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The Guardian - AU
The Guardian - AU
Nick Tedeschi

Blues’ State of Origin reputations on line as weight of expectation falls on Maroons

Apisai Koroisau (third right) leads NSW through a drill at training in Perth earlier this week.
Apisai Koroisau (third right) leads NSW through a drill at training in Perth earlier this week. Photograph: James Worsfold/AAP

Brad Fittler is all-in. He is not going to die wondering. It has been relatively uncommon over the last decade for coaches to make mass changes at State of Origin level, but the New South Wales coach saw little choice after a terribly disappointing opener that saw the Blues lose on home turf. In doing so, Fittler has not only admitted he got it wrong in Game 1 but has put his reputation well and truly on the line.

Fittler was widely criticised for the team he sent out in Sydney. While many factors contributed to the Blues’ defeat, including an unexpectedly messy ruck, there is little doubt that some of the controversial selection calls hurt NSW.

Tariq Sims, Kotoni Staggs, Reagan Campbell-Gillard and Ryan Matterson have been dropped from the Blues while NSW’s best from the first game Jack Wighton will miss out due to Covid. Recalled are Angus Crichton and Jake Trbojevic. Api Koroisau starts at hooker with Damien Cook relegated to the bench as the Blues look to replicate the two-hooker strategy that served the Maroons so well in Sydney. Matt Burton will debut at centre while Siosifa Talakai starts from the bench.

Josh Addo-Carr remains on the outer despite some sublime club form with Daniel Tupou retaining his spot on the wing.

While there is rightly a debate around which team is better, there is little doubt that the team selected for Perth by NSW is better suited. This is a far better balanced team and one that will suit the key playmakers.

The decision to start Koroisau at No 9 certainly will benefit Panthers playmakers Nathan Cleary, Jarome Luai and Isaah Yeo. Koroisau is significantly different in style to Cook, taking a far simpler approach by getting early ball to his playmakers. That stands in contrast to Cook, who likes to poke and prod a defensive line and examine all options before distributing.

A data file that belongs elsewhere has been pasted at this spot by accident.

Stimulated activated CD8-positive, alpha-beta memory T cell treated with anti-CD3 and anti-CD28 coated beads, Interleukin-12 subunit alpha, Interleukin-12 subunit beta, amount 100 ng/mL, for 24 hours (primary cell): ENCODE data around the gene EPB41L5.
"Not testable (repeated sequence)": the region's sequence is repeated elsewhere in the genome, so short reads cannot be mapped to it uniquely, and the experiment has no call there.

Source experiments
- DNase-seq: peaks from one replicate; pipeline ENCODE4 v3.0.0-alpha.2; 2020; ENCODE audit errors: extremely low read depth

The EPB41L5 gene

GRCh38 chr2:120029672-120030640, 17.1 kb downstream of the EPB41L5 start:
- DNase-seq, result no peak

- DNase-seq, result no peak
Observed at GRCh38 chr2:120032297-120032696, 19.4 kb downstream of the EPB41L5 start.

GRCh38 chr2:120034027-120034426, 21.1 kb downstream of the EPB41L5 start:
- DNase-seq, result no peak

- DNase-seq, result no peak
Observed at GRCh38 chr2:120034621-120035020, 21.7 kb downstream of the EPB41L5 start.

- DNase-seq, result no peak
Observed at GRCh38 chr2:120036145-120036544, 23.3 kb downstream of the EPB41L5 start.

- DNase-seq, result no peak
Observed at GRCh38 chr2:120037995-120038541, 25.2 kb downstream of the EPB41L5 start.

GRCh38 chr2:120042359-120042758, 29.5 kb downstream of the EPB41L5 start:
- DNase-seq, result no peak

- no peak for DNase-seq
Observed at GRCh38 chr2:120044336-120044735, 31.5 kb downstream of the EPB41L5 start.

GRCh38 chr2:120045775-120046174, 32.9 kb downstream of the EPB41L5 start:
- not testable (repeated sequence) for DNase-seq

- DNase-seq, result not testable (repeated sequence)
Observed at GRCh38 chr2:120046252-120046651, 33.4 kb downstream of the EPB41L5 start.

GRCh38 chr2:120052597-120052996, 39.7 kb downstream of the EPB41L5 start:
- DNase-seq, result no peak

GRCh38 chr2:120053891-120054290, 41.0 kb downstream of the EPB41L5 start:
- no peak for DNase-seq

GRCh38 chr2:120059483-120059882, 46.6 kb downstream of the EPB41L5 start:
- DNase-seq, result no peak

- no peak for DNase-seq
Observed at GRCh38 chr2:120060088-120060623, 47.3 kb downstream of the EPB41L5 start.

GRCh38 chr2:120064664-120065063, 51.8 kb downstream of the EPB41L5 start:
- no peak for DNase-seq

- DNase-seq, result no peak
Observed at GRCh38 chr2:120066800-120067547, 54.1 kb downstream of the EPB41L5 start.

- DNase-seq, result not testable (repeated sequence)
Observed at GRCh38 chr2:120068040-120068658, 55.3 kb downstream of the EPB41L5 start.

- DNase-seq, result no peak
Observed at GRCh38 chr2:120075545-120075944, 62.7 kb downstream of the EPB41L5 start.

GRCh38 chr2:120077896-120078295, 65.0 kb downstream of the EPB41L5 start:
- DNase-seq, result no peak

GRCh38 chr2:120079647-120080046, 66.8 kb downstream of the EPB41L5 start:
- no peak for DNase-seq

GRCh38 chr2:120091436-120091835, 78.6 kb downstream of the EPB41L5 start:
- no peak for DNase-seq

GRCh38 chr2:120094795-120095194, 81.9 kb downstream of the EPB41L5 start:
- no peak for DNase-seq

The other notable benefit of the team for Game 2 is not having a specialist centre on the bench. It was a curious decision to start Stephen Crichton from the pine in the opener and did not serve the Blues well when they could have used some extra leg speed through the middle. Talakai provides coverage at centre while he made his bones in the pack.

Queensland no longer get the benefit of an expectation-free lead-up as they had in the opener. They will no longer be able to catch the Blues by surprise either.

Queensland assistant coach Johnathan Thurston keeps a close eye on proceedings at training this week.
Queensland assistant coach Johnathan Thurston keeps a close eye on proceedings at training this week. Photograph: Chris Hyde/Getty Images

Billy Slater kept a very tight lid on things leading into Sydney. When the Maroons hit the paddock they exploded. They played a tactically sound game but did so without any real weight of expectation. That is now gone after a frightfully strong win.

Slater has made just two changes heading into Perth and both of them have been forced. Xavier Coates has been replaced on the wing by Murray Taulagi while Jai Arrow returns to the 17 following an injury to Reuben Cotter picked up in the warm-up of the Cowboys-Sea Eagles clash.

The loss of Cotter should not be underestimated. While he has just one Origin under his belt, it was a debut for the ages. The energy he brought to the Maroons – along with bench player Patrick Carrigan – really set the tone for Queensland, an energy they maintained for much of the match. Arrow is an outstanding workhorse but his game does not have the same energy as Cotter’s.

All the talk following the opener surrounded the ruck. New South Wales, somewhat naively, believed there would be a clean ruck similar to most NRL games. Queensland took the risk that referee Ashley Klein would be loth to blow too many penalties and ensured New South Wales could get no momentum. It would seem highly unlikely that we will see such disparity again in approaches with NSW more likely to take a far more cynical view.

Klein was reappointed for the second game of the series despite a push from the Blues for change. They were unhappy with a number of decisions. Klein’s appointment is likely to work in NSW’s favour though. There will be no surprises in how the game is officiated and given the noise that has come from the NSW side, it would be of no surprise if the rub of the green went the Blues’ way.

While the pressure is certainly on NSW to keep the series alive, history suggests this is a very good spot for them. Brad Fittler has not lost a Game 2 during his tenure as coach, suggesting he has been able to make the necessary adjustments when required. And teams who lost the opener have won the last six when Game 2 is held at their home ground or on neutral turf.

Fittler has taken a big gamble heading into Perth. Whether it pays off or not will decide not only the 2022 series but Fittler’s reputation as a coach.

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